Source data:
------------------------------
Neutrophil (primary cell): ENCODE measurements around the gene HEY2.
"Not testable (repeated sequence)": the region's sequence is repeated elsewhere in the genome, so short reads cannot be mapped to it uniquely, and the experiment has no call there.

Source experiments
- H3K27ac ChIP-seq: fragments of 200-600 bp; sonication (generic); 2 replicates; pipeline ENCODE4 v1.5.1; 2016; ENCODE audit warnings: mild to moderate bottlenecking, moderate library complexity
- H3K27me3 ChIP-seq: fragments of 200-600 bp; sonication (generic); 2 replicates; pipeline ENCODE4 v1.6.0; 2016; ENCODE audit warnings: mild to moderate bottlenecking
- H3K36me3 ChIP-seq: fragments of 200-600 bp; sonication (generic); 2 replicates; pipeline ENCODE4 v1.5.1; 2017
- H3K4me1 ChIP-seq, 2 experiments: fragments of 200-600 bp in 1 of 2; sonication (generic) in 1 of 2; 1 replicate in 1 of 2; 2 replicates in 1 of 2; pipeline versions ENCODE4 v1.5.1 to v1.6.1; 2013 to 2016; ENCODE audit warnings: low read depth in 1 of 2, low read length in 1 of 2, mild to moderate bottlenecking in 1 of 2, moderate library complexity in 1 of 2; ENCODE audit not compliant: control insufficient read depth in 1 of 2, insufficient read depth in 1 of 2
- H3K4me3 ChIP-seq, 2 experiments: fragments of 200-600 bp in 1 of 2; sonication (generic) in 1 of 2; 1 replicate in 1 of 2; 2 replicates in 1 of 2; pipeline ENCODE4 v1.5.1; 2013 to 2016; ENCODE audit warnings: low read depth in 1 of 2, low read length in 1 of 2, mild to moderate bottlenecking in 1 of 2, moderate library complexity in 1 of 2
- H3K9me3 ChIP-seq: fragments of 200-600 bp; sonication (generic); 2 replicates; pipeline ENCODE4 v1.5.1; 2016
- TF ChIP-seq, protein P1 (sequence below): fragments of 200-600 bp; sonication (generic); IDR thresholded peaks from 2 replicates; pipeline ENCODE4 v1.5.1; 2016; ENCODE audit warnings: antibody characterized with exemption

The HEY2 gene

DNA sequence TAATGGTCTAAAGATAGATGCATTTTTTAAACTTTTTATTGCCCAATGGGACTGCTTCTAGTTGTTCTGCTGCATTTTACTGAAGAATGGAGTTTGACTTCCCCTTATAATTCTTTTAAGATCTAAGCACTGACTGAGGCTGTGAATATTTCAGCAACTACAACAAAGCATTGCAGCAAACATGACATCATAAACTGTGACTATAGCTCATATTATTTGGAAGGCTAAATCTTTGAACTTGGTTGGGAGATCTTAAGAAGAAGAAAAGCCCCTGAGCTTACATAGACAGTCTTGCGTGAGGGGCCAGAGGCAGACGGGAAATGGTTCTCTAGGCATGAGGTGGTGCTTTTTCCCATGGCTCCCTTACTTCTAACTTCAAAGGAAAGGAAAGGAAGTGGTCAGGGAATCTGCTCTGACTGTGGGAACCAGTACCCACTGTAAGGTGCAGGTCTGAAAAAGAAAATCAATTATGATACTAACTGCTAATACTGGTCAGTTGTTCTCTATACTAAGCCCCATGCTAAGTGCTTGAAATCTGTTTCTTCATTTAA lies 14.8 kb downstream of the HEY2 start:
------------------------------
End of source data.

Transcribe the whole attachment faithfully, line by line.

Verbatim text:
Neutrophil (primary cell): ENCODE measurements around the gene HEY2.
"Not testable (repeated sequence)": the region's sequence is repeated elsewhere in the genome, so short reads cannot be mapped to it uniquely, and the experiment has no call there.

Source experiments
- H3K27ac ChIP-seq: fragments of 200-600 bp; sonication (generic); 2 replicates; pipeline ENCODE4 v1.5.1; 2016; ENCODE audit warnings: mild to moderate bottlenecking, moderate library complexity
- H3K27me3 ChIP-seq: fragments of 200-600 bp; sonication (generic); 2 replicates; pipeline ENCODE4 v1.6.0; 2016; ENCODE audit warnings: mild to moderate bottlenecking
- H3K36me3 ChIP-seq: fragments of 200-600 bp; sonication (generic); 2 replicates; pipeline ENCODE4 v1.5.1; 2017
- H3K4me1 ChIP-seq, 2 experiments: fragments of 200-600 bp in 1 of 2; sonication (generic) in 1 of 2; 1 replicate in 1 of 2; 2 replicates in 1 of 2; pipeline versions ENCODE4 v1.5.1 to v1.6.1; 2013 to 2016; ENCODE audit warnings: low read depth in 1 of 2, low read length in 1 of 2, mild to moderate bottlenecking in 1 of 2, moderate library complexity in 1 of 2; ENCODE audit not compliant: control insufficient read depth in 1 of 2, insufficient read depth in 1 of 2
- H3K4me3 ChIP-seq, 2 experiments: fragments of 200-600 bp in 1 of 2; sonication (generic) in 1 of 2; 1 replicate in 1 of 2; 2 replicates in 1 of 2; pipeline ENCODE4 v1.5.1; 2013 to 2016; ENCODE audit warnings: low read depth in 1 of 2, low read length in 1 of 2, mild to moderate bottlenecking in 1 of 2, moderate library complexity in 1 of 2
- H3K9me3 ChIP-seq: fragments of 200-600 bp; sonication (generic); 2 replicates; pipeline ENCODE4 v1.5.1; 2016
- TF ChIP-seq, protein P1 (sequence below): fragments of 200-600 bp; sonication (generic); IDR thresholded peaks from 2 replicates; pipeline ENCODE4 v1.5.1; 2016; ENCODE audit warnings: antibody characterized with exemption

The HEY2 gene

DNA sequence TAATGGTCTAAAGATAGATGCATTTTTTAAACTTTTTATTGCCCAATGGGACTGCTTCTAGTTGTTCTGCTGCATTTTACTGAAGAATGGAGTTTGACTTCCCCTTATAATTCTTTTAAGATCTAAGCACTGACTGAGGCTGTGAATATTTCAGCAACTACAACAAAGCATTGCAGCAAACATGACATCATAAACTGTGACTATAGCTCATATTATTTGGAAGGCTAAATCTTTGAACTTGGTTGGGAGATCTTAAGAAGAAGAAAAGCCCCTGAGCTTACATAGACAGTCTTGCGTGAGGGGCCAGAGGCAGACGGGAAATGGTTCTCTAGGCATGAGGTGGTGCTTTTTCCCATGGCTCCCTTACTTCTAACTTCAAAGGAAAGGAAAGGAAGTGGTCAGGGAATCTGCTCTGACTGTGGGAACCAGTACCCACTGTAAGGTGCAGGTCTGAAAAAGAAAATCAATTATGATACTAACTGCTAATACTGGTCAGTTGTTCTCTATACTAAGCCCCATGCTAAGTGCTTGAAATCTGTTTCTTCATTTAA lies 14.8 kb downstream of the HEY2 start: